The Home Secretary said that through the Be Safe programme, 1 million young people will be able to attend workshops over the next five years on the dangers of knives and other weapons.

Emily Thornberry, MP for Islington South and Finsbury, commended stop and search.

“My area is one in which the action programme has been introduced because of the problems that we have had with knife crime, resulting in a number of deaths, ending, unfortunately, with Ben Kinsella’s murder last summer,” she said.

“Youngsters were afraid to go out on the street because they thought other people were carrying knives, so they carried them themselves. The introduction of random stop and search among all young people was extremely helpful in putting a cap on the carrying of knives.”

Karen Buck, MP for Regents Park and Kensington North drew attention to research that confirmed the apparent correlation between certain types of violent crime and inequality.

“It is not just a question of deprivation equalling violence; the sharp impact of inequalities in society unfortunately also has an influence on how some people behave,” she said.

Andrew Love, MP for Edmonton said he was concerned about gang activity in his constituency.

“We wanted to set up a youth facility in a school that crossed a geographical boundary, but many young people in my community—both those who did belong to gangs and those who did not—were not prepared to cross it,” he said.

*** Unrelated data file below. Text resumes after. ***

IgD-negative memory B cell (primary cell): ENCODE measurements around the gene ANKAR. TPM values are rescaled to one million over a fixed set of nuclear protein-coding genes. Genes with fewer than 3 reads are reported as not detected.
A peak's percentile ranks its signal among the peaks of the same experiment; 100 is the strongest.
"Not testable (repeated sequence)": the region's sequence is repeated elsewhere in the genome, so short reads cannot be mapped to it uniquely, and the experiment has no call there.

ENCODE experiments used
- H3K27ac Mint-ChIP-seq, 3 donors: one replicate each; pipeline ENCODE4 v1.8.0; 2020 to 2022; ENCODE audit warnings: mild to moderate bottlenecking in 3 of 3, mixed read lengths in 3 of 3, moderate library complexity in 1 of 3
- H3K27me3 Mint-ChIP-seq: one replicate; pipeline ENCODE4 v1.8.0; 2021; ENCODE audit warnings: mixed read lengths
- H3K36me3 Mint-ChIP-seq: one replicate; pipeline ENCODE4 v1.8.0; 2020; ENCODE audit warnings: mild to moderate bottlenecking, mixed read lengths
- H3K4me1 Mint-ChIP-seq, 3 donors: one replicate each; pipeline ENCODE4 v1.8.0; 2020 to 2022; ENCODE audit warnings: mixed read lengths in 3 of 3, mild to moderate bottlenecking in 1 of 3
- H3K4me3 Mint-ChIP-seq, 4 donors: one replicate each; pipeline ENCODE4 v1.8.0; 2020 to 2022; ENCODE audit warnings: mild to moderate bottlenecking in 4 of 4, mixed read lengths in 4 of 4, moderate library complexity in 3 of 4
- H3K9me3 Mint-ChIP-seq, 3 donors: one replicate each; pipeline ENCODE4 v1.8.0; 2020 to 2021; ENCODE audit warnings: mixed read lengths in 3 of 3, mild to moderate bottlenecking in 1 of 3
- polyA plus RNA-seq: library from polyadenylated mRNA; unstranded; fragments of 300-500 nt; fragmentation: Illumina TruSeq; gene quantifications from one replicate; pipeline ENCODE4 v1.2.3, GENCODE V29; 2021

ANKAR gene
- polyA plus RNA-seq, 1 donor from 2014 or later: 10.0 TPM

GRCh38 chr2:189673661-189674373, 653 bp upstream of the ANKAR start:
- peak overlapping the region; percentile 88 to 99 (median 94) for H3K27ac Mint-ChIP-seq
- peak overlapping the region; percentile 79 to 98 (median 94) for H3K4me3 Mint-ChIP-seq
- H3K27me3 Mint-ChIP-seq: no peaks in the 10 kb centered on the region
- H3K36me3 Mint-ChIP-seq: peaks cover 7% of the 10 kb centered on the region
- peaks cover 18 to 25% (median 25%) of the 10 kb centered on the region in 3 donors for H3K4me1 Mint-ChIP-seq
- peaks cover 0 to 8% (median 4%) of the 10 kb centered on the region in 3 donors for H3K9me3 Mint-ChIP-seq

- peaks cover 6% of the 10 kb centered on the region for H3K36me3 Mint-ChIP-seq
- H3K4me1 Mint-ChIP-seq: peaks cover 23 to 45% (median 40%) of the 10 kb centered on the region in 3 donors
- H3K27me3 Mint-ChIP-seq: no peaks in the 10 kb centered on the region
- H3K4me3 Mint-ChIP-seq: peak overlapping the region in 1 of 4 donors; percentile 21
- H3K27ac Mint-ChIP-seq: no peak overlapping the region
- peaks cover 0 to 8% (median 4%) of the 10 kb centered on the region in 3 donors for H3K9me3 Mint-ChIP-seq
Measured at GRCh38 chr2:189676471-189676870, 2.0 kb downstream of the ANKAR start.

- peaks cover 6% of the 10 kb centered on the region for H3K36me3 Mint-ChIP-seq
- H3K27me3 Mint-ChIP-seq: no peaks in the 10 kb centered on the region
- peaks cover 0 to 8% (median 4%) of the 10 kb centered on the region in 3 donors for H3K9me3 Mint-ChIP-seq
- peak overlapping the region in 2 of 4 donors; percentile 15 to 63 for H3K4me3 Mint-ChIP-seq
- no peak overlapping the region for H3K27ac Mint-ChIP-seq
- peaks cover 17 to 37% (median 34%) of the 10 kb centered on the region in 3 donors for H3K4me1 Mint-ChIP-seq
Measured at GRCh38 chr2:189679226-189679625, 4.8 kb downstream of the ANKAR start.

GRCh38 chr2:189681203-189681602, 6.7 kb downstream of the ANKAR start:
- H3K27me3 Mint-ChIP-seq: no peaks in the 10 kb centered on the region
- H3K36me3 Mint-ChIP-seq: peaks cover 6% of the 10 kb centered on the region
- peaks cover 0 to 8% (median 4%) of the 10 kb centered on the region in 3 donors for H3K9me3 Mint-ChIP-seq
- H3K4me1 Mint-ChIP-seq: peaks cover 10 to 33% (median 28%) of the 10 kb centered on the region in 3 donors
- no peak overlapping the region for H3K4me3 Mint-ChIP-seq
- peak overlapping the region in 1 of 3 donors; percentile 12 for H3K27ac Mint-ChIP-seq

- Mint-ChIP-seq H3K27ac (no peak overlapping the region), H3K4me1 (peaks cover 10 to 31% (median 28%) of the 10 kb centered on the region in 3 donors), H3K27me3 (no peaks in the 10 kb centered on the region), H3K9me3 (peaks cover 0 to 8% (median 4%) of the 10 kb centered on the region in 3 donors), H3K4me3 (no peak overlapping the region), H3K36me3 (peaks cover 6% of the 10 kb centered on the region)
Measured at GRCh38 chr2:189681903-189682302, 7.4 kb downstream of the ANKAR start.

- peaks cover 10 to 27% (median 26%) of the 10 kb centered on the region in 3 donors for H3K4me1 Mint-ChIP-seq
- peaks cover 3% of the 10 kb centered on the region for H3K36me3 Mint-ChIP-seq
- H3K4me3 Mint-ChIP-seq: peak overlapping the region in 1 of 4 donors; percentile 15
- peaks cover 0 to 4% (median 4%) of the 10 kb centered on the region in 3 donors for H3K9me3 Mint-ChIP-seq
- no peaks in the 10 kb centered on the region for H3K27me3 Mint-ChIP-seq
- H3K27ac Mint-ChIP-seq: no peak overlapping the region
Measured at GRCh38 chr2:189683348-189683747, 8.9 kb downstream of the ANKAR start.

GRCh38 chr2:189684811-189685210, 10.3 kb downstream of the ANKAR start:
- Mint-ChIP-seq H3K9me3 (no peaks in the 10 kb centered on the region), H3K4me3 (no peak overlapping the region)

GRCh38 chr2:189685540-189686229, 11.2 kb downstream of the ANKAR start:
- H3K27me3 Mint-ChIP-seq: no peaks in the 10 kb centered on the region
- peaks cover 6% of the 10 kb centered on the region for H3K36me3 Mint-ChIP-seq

“We have to understand more about gang dynamics if we are to make an impact on this problem.”

Justine Greening, MP for Putney, praised Operation Blunt 2 in London.

“In the past year, more than 2 million people have been stopped, 10,000 arrests have been made—a rate of one every 51 minutes—and 25,500 knives have been seized,” she said.

“There has been a 30 per cent. fall in serious stabbings, and 90 per cent. of those caught in possession of a knife have been charged.”

Later in the debate Diane Abbott spoke at length about how Hackney teenagers become gang members.

“It is important in such a debate first to stress that the majority of our young people are not caught up in knife crime, gun crime or gang culture,” she told the House.